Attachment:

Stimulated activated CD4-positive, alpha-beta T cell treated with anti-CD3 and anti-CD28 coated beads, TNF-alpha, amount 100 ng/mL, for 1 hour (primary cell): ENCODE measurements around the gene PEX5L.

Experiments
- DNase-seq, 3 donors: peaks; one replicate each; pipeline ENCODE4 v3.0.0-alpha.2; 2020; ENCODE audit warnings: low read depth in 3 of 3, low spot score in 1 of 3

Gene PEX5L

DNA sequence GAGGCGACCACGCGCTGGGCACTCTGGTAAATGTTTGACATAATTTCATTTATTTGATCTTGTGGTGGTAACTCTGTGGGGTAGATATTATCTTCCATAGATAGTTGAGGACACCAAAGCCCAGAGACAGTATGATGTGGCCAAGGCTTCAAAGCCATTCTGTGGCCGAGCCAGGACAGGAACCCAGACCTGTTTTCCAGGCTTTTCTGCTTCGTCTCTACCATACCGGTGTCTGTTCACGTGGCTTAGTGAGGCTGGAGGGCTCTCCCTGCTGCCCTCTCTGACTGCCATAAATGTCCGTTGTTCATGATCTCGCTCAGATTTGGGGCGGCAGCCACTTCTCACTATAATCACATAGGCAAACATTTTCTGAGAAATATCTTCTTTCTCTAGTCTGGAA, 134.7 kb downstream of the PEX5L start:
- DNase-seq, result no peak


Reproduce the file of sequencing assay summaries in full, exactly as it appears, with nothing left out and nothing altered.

Stimulated activated CD4-positive, alpha-beta T cell treated with anti-CD3 and anti-CD28 coated beads, TNF-alpha, amount 100 ng/mL, for 1 hour (primary cell): ENCODE measurements around the gene PEX5L.

Experiments
- DNase-seq, 3 donors: peaks; one replicate each; pipeline ENCODE4 v3.0.0-alpha.2; 2020; ENCODE audit warnings: low read depth in 3 of 3, low spot score in 1 of 3

Gene PEX5L

DNA sequence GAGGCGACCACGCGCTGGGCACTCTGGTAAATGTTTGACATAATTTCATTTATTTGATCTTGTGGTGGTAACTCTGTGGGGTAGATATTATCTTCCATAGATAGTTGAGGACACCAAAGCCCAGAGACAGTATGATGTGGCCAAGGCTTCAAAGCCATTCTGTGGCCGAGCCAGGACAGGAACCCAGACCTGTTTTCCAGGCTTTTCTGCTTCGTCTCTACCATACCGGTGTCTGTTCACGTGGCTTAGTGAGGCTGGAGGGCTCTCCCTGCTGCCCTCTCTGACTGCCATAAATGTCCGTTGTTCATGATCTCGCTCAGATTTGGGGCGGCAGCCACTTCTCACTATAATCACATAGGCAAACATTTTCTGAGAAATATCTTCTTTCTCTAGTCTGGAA, 134.7 kb downstream of the PEX5L start:
- DNase-seq, result no peak